The Agony And The Ecstasy
To continue a theme here at Sancho Panza: is it better to live or to dream?
It occurs to me that there are two kinds of people (at least). There is the man in the present tense, Socrates’ unexamined liver. He bounces through life, from one experience to another, from one high emotion to another, and may not know the value of his days or the sum of his wisdom. He does not write about his life, he lives it, for good or bad.
The other man does write about life, but rarely his own. He chooses as his subject this other kind of man and studies his life as if it were important to him how it were lived. I wonder that the contemplative man has spent so much time thinking that he has left out an important part of life. The image of Socrates (who, while having left no writing behind, is the quintessential thinker) is of a man at the Parthenon talking about how a life should be lived. But if I had to choose between the life of Socrates and the life of Alexander, I would pick the latter.
Libraries are filled with books by the second kind of person, the watcher. And sometimes our stories are told by mild men in the shadow of greater men: The Great Gatsby, for example, or the Marlowe books by Conrad. But where is the great and thrilling autobiography? Alexander didn’t write any books about himself, and Jay Gatsby wouldn’t have either.
The greatest work of contemplative art is Hamlet. Its character is a thinker, a watcher who watches himself. There is hardly any action in the play, all inaction, and while I admire Hamlet’s intelligence, I would not want to be him. The play seems autobiographical because Hamlet’s consciousness would serve as Shakespeare’s, though the environment is different.
It takes a lot of work to become a Shakespeare or a Conrad or any sort of great artist. The sun rises and falls many times—each noticed by you—before there will be any sort of recognition for your work. I wonder if it is worth it. In choosing between the lives of Socrates and Alexander, what is the value of Socrates’ life?
Alexander was tutored by Aristotle, then went on to conquer the greater part of the known world. I am sure his life was full and his heart beat loudly. But Percy Shelley may have had him in mind when he wrote this poem:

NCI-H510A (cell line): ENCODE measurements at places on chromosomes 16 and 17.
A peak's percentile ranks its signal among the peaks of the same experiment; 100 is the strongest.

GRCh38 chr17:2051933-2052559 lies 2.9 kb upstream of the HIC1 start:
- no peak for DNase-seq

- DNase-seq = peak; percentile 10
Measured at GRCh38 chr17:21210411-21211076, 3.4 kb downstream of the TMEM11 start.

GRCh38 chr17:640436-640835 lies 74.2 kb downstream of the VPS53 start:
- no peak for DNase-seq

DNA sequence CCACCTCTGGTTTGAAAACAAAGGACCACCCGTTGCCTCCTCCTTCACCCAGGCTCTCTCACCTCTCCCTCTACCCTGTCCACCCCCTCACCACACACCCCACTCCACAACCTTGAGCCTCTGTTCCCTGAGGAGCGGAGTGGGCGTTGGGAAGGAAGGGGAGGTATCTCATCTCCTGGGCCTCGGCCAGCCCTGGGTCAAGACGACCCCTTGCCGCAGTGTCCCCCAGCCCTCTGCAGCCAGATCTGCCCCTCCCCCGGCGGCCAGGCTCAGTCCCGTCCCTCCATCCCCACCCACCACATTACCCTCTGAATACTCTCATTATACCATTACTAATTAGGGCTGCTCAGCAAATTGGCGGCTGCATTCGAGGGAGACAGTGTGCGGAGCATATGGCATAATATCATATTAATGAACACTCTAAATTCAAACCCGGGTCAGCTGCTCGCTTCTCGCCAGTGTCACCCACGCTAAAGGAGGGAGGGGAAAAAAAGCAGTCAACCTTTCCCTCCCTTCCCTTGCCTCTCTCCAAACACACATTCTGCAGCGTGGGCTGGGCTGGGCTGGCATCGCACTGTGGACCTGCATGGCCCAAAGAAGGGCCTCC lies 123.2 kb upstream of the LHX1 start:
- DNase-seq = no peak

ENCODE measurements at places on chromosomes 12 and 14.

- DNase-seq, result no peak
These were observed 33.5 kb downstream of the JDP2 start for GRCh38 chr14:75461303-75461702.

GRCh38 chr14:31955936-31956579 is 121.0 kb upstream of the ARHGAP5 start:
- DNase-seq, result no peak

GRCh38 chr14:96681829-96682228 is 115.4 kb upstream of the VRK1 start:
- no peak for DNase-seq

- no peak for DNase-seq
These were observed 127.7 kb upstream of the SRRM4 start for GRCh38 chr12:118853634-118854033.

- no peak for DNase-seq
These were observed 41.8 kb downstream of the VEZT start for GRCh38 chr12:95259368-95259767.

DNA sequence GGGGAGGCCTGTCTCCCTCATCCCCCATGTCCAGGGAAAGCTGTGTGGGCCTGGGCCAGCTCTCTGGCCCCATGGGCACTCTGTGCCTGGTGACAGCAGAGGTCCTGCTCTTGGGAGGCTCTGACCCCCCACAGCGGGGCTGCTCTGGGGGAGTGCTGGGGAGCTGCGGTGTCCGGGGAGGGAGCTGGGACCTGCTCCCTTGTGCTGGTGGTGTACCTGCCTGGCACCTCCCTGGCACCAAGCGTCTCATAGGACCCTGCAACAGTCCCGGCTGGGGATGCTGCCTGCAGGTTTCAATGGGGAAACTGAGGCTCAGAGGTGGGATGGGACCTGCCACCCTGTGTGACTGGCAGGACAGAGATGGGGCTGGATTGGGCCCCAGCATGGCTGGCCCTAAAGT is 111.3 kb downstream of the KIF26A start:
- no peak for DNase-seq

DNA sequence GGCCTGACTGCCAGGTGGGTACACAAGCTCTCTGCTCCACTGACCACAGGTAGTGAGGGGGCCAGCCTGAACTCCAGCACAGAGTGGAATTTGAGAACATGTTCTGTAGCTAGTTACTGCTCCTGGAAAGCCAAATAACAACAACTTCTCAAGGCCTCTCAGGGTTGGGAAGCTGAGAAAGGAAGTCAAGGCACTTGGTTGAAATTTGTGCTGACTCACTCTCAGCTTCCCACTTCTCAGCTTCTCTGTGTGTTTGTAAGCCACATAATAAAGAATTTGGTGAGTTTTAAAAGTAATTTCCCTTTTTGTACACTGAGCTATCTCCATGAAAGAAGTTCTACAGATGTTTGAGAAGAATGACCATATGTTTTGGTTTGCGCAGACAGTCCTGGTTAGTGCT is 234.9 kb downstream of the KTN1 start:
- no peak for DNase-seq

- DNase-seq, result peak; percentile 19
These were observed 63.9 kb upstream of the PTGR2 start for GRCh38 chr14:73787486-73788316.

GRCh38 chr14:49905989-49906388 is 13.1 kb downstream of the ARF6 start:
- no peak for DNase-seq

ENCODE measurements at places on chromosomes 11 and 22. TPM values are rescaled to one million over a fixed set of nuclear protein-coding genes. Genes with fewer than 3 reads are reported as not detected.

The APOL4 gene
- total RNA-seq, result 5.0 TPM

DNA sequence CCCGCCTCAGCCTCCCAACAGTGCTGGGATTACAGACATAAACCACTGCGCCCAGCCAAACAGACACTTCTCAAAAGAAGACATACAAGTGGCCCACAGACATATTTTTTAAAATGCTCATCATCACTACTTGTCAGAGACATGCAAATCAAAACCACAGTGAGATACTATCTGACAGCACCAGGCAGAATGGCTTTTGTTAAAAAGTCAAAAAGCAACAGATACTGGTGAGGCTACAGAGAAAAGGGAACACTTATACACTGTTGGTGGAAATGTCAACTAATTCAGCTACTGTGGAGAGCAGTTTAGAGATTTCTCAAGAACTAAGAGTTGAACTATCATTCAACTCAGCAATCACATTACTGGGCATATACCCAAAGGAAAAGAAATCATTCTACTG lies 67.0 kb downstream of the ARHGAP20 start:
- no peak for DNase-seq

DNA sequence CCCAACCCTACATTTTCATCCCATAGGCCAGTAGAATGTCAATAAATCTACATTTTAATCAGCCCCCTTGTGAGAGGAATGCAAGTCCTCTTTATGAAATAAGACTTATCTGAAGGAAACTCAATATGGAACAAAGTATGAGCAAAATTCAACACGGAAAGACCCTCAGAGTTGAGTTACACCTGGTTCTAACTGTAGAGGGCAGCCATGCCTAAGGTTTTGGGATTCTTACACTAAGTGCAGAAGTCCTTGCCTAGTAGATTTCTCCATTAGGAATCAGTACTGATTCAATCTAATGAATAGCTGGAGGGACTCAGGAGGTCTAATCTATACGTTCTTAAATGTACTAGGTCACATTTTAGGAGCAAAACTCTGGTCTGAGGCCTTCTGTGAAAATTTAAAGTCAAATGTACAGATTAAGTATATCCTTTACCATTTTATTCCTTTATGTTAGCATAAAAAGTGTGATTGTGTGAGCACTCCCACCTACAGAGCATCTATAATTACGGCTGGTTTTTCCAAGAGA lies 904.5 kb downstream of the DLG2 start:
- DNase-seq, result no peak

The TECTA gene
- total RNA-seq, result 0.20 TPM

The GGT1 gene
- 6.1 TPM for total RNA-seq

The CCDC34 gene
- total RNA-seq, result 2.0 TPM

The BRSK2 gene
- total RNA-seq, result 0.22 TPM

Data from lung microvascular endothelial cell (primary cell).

I met a traveller from an antique land
Who said:—Two vast and trunkless legs of stone
Stand in the desert. Near them on the sand,
Half sunk, a shatter'd visage lies, whose frown
And wrinkled lip and sneer of cold command
Tell that its sculptor well those passions read
Which yet survive, stamp'd on these lifeless things,
The hand that mock'd them and the heart that fed.
And on the pedestal these words appear:
"My name is Ozymandias, king of kings:
Look on my works, ye mighty, and despair!"
Nothing beside remains: round the decay
Of that colossal wreck, boundless and bare,
The lone and level sands stretch far away.
Socrates’ legacy is as great today as it ever was. People who have never read him (as he is written by Plato) speak his name. And he has contributed greatly to the evolution of our civilization. (Which can also be said about Alexander, who brought Greek culture to other parts of the world. But one who takes up a pen is likely to come closer to Socrates than one who refuses the pen would come to Alexander.)
It may come to that: do I want the fruits of my labor to benefit me entirely, or have some effect on future generations? I do not believe in an afterlife. There is here and now for me, and that might make me lean towards a Dionysian existence. But I believe wholeheartedly in the evolution and destiny of humankind. I see every life as a wave in an ocean of countless waves, all beating at a granite cliff of unknowing. We all serve a purpose, we all work for a common cause, whether we know it or not. Sometimes there is a storm, a Shakespeare or Socrates, that lifts the waves higher and prompts them to crash at the rocks with greater passion. There is worth in that, immediate worth sometimes.
Or perhaps it will be this way: Mark Twain, Ernest Hemingway, and Walt Whitman led giant lives and left giant literature. They may have deceived themselves about the value of each—I am positive they were all great embellishers, and as their stories grew, their art weakened—but they remain perhaps my greatest role models: authors who lived.